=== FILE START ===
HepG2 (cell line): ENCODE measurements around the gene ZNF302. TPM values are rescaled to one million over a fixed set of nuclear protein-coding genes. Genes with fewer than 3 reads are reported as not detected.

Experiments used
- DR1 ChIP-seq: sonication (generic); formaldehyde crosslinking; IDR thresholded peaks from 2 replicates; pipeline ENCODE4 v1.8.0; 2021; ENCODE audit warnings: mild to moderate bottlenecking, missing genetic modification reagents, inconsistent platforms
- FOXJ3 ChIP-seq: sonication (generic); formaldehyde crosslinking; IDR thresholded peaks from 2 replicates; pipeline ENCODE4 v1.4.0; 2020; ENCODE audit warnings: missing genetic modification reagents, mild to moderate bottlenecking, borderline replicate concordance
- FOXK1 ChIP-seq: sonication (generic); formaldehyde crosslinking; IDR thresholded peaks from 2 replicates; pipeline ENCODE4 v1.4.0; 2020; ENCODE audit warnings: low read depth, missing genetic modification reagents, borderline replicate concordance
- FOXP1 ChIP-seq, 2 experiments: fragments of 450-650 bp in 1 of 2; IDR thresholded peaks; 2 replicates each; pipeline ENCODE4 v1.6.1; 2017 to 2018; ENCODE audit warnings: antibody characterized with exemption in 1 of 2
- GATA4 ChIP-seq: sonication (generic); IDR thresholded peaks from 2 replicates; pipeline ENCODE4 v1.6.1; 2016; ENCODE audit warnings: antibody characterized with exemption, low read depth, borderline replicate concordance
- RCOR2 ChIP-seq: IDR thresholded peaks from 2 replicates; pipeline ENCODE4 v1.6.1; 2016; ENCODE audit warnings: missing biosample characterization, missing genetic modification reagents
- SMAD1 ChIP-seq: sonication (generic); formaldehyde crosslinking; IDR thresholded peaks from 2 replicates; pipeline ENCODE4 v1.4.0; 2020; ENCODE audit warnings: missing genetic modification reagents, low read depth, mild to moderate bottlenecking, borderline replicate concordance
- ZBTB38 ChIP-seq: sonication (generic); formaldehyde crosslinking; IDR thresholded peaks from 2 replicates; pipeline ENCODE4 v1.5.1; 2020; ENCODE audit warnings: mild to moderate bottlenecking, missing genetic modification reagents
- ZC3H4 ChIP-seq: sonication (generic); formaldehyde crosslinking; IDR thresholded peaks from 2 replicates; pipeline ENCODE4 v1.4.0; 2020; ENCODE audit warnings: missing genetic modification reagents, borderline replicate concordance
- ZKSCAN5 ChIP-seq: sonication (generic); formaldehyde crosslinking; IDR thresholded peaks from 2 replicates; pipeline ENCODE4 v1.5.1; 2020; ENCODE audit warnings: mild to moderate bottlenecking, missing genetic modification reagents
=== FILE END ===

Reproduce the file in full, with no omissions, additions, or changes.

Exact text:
HepG2 (cell line): ENCODE measurements around the gene ZNF302. TPM values are rescaled to one million over a fixed set of nuclear protein-coding genes. Genes with fewer than 3 reads are reported as not detected.

Experiments used
- DR1 ChIP-seq: sonication (generic); formaldehyde crosslinking; IDR thresholded peaks from 2 replicates; pipeline ENCODE4 v1.8.0; 2021; ENCODE audit warnings: mild to moderate bottlenecking, missing genetic modification reagents, inconsistent platforms
- FOXJ3 ChIP-seq: sonication (generic); formaldehyde crosslinking; IDR thresholded peaks from 2 replicates; pipeline ENCODE4 v1.4.0; 2020; ENCODE audit warnings: missing genetic modification reagents, mild to moderate bottlenecking, borderline replicate concordance
- FOXK1 ChIP-seq: sonication (generic); formaldehyde crosslinking; IDR thresholded peaks from 2 replicates; pipeline ENCODE4 v1.4.0; 2020; ENCODE audit warnings: low read depth, missing genetic modification reagents, borderline replicate concordance
- FOXP1 ChIP-seq, 2 experiments: fragments of 450-650 bp in 1 of 2; IDR thresholded peaks; 2 replicates each; pipeline ENCODE4 v1.6.1; 2017 to 2018; ENCODE audit warnings: antibody characterized with exemption in 1 of 2
- GATA4 ChIP-seq: sonication (generic); IDR thresholded peaks from 2 replicates; pipeline ENCODE4 v1.6.1; 2016; ENCODE audit warnings: antibody characterized with exemption, low read depth, borderline replicate concordance
- RCOR2 ChIP-seq: IDR thresholded peaks from 2 replicates; pipeline ENCODE4 v1.6.1; 2016; ENCODE audit warnings: missing biosample characterization, missing genetic modification reagents
- SMAD1 ChIP-seq: sonication (generic); formaldehyde crosslinking; IDR thresholded peaks from 2 replicates; pipeline ENCODE4 v1.4.0; 2020; ENCODE audit warnings: missing genetic modification reagents, low read depth, mild to moderate bottlenecking, borderline replicate concordance
- ZBTB38 ChIP-seq: sonication (generic); formaldehyde crosslinking; IDR thresholded peaks from 2 replicates; pipeline ENCODE4 v1.5.1; 2020; ENCODE audit warnings: mild to moderate bottlenecking, missing genetic modification reagents
- ZC3H4 ChIP-seq: sonication (generic); formaldehyde crosslinking; IDR thresholded peaks from 2 replicates; pipeline ENCODE4 v1.4.0; 2020; ENCODE audit warnings: missing genetic modification reagents, borderline replicate concordance
- ZKSCAN5 ChIP-seq: sonication (generic); formaldehyde crosslinking; IDR thresholded peaks from 2 replicates; pipeline ENCODE4 v1.5.1; 2020; ENCODE audit warnings: mild to moderate bottlenecking, missing genetic modification reagents